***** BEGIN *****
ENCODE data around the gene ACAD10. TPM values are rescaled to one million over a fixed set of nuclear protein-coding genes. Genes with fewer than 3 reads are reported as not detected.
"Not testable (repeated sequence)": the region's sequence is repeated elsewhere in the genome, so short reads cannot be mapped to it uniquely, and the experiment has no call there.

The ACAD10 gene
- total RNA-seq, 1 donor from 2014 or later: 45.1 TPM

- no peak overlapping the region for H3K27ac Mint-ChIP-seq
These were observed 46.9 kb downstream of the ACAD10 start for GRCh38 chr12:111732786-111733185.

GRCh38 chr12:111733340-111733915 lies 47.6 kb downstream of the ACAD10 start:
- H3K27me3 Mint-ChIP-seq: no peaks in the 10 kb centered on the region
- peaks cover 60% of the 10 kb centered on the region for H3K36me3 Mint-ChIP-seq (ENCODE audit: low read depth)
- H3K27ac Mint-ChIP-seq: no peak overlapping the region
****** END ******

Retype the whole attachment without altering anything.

ENCODE data around the gene ACAD10. TPM values are rescaled to one million over a fixed set of nuclear protein-coding genes. Genes with fewer than 3 reads are reported as not detected.
"Not testable (repeated sequence)": the region's sequence is repeated elsewhere in the genome, so short reads cannot be mapped to it uniquely, and the experiment has no call there.

The ACAD10 gene
- total RNA-seq, 1 donor from 2014 or later: 45.1 TPM

- no peak overlapping the region for H3K27ac Mint-ChIP-seq
These were observed 46.9 kb downstream of the ACAD10 start for GRCh38 chr12:111732786-111733185.

GRCh38 chr12:111733340-111733915 lies 47.6 kb downstream of the ACAD10 start:
- H3K27me3 Mint-ChIP-seq: no peaks in the 10 kb centered on the region
- peaks cover 60% of the 10 kb centered on the region for H3K36me3 Mint-ChIP-seq (ENCODE audit: low read depth)
- H3K27ac Mint-ChIP-seq: no peak overlapping the region